Confidence Man review: Maggie Haberman takes down Trump

The New York Times reporter presents a forensic account of the damage he has done to America

Maggie Haberman, the New York Times’ Trump whisperer, delivers. Her latest book is much more than 600 pages of context, scoop and drama. It is a political epic, tracing Donald Trump’s journey from the streets of Queens to Manhattan’s Upper East Side, from the White House to Mar-a-Lago, his Elba. There, the 45th president holds court – and broods and plots his return.

Haberman gives Trump and those close to him plenty of voice – and rope. The result is a cacophonous symphony. Confidence Man informs and entertains but is simultaneously absolutely not funny. Trumpworld presents a reptilian tableau – reality TV does Lord of the Flies.

For just one example, Mark Meadows, Trump’s last White House chief of staff, is depicted as erratic and detestable. Then there’s the family. Haberman reports how, after the 2016 election, Melania Trump won a renegotiated pre-nuptial agreement. Haberman also describes Trump repeatedly dumping on his son-in-law, Jared Kushner. If only he looked like Tom Brady and spoke in a deeper register. If only Ivanka had not converted to Judaism.

The abuse gets absurd – even a kind of baroque. According to Haberman, at one 2020 campaign strategy meeting Trump implied Kushner might be brutally attacked, even raped, if he ever went camping: “Can you imagine Jared and his skinny ass camping? It’d be like something out of Deliverance.”

The reader, however, should not weep for Jared. In Haberman’s telling, he is the kid who was born on third base and mistakes his good fortune with hitting a triple. For his part, Kushner is shown trashing Steve Bannon, the far-right ideologue who was campaign chair and chief White House strategist but was forced out within months.

Haberman catches Kushner gleefully asking a White House visitor: “Did you see I cut Bannon’s balls off?”

To quote Peter Navarro, like Bannon now a former Trump official under indictment, “nepotism and excrement roll downhill”.

As it happens, Bannon’s testicles grew back. Like Charlie Kushner, Jared’s father, he received a Trump pardon. Bannon also helped propagate the big lie that Trump won the election, stoking the Capitol attack.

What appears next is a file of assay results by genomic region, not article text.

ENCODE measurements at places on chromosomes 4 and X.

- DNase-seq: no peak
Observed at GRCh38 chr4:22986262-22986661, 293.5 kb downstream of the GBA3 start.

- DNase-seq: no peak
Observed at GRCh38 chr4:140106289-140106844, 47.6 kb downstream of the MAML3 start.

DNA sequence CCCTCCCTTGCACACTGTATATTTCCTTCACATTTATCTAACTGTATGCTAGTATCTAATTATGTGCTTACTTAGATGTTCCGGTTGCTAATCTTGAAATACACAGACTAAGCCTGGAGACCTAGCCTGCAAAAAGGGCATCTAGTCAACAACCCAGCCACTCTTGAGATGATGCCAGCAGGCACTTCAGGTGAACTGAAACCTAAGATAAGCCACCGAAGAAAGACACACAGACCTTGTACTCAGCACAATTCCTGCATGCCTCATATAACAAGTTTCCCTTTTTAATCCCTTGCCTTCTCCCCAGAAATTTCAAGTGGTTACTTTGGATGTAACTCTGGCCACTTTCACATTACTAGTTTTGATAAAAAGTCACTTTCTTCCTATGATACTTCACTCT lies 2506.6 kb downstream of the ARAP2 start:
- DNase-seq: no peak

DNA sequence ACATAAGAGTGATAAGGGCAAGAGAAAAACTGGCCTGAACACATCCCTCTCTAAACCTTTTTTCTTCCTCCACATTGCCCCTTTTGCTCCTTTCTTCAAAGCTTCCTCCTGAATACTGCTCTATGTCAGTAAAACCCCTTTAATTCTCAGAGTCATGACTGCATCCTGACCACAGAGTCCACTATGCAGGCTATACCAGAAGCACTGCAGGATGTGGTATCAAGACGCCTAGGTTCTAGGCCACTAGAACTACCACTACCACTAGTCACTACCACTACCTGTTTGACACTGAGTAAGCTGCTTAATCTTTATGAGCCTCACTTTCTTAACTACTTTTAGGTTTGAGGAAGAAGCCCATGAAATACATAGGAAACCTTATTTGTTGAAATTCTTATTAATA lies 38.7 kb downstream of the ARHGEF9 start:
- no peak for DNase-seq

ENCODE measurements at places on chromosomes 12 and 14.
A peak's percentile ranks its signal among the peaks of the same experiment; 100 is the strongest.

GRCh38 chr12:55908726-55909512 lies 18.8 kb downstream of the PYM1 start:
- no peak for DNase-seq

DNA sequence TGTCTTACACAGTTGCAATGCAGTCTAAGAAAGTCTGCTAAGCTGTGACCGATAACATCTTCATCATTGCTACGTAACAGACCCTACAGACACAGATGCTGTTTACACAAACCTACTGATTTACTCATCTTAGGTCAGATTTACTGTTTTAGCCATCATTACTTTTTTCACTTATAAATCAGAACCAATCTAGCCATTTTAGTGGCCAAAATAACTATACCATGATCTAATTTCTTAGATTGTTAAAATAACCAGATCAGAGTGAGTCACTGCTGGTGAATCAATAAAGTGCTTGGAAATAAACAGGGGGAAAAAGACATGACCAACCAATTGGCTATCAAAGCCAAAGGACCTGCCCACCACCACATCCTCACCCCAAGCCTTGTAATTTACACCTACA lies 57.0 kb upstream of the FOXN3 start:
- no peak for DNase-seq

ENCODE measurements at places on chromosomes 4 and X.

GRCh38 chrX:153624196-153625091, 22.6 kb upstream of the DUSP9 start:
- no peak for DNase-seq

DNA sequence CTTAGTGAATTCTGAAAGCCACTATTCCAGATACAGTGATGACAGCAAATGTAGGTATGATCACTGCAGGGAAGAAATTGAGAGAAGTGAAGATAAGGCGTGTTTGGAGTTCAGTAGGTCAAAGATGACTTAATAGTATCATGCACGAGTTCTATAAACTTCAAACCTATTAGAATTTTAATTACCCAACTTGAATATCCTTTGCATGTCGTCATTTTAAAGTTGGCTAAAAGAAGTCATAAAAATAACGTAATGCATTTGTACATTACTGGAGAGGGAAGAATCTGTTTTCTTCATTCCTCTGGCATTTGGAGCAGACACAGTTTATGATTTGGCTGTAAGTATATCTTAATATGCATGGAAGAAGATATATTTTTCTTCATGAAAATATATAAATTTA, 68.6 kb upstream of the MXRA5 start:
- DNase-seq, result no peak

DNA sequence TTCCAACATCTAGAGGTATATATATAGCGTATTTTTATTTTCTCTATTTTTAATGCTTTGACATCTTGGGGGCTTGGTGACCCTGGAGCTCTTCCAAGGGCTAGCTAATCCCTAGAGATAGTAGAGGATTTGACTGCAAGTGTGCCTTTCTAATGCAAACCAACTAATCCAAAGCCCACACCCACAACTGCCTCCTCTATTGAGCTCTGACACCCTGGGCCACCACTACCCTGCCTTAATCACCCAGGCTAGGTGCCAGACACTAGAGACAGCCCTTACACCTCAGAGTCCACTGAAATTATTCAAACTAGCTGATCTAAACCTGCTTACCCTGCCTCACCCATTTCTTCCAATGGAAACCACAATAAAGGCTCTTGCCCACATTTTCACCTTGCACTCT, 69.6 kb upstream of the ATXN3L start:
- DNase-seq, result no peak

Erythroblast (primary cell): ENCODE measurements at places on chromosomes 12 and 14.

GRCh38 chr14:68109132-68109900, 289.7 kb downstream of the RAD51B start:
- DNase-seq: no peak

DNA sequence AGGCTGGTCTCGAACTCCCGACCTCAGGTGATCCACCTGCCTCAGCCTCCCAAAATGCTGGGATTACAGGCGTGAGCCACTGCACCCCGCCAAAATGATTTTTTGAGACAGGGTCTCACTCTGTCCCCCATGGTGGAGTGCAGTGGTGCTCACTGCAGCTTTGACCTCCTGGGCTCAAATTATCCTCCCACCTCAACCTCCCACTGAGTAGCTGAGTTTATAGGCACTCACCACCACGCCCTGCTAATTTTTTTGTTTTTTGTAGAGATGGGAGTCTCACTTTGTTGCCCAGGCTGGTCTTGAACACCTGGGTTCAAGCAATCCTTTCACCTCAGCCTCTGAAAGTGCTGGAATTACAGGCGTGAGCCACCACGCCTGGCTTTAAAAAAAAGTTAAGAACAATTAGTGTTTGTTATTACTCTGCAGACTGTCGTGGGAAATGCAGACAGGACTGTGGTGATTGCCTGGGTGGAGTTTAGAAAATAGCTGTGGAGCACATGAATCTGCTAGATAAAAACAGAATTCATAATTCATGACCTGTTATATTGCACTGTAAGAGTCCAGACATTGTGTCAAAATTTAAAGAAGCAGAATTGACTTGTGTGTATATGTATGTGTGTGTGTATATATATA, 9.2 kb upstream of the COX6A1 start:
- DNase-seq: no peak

These days, Bannon awaits sentencing, convicted of contempt of Congress. He also faces felony fraud charges arising from an alleged border-wall charity scam. In Trump’s universe, there is always a grift.

For Confidence Man, Haberman interviewed Trump three times. He confesses that he is drawn to her, like a moth to a flame.

“I love being with her,” he says. “She’s like my psychiatrist”.

The daughter of Clyde Haberman, a legendary New York Times reporter, is not flattered or amused. She sees through her subject.

“The reality is that he treats everyone like they are his psychiatrists,” Haberman writes. “All present a chance for him to vent or test reactions or gauge how his statements are playing or discover how he is feeling.”

Also, Trump and Haberman have not always had a rapport. When he was president, she would interview him and he would attack her. In April 2018, Trump tweeted that Haberman was a Clinton “flunkie” he didn’t know or speak with, a “third-rate reporter” at that. He called her “Maggot Haberman” and even contemplated obtaining her phone records to identify her sources.

Trump is 76 but he remains the envious boy from a New York outer borough, face pressed against the Midtown glass. Haberman is not the only Manhattan reporter he has courted and attacked. In 2018, he threatened Michael Wolff for writing Fire and Fury, the Trump book that started it all. Later, he welcomed Wolff to Mar-a-Lago.

Haberman vividly captures Trump’s lack of couth. For just one example, according to Haberman the president chose to enrich his first meeting with a foreign leader, Theresa May, by asking the British prime minister to “imagine if some animals with tattoos raped your daughter and she got pregnant”.

Each of Trump’s three supreme court justices voted to overturn Roe v Wade. One might wonder how the young woman in Trump’s hypothetical would feel about that.

Haberman also pierces Trump’s refusal to release his tax returns. All that talk about an “audit” was a simple dodge, birthed on a campaign plane.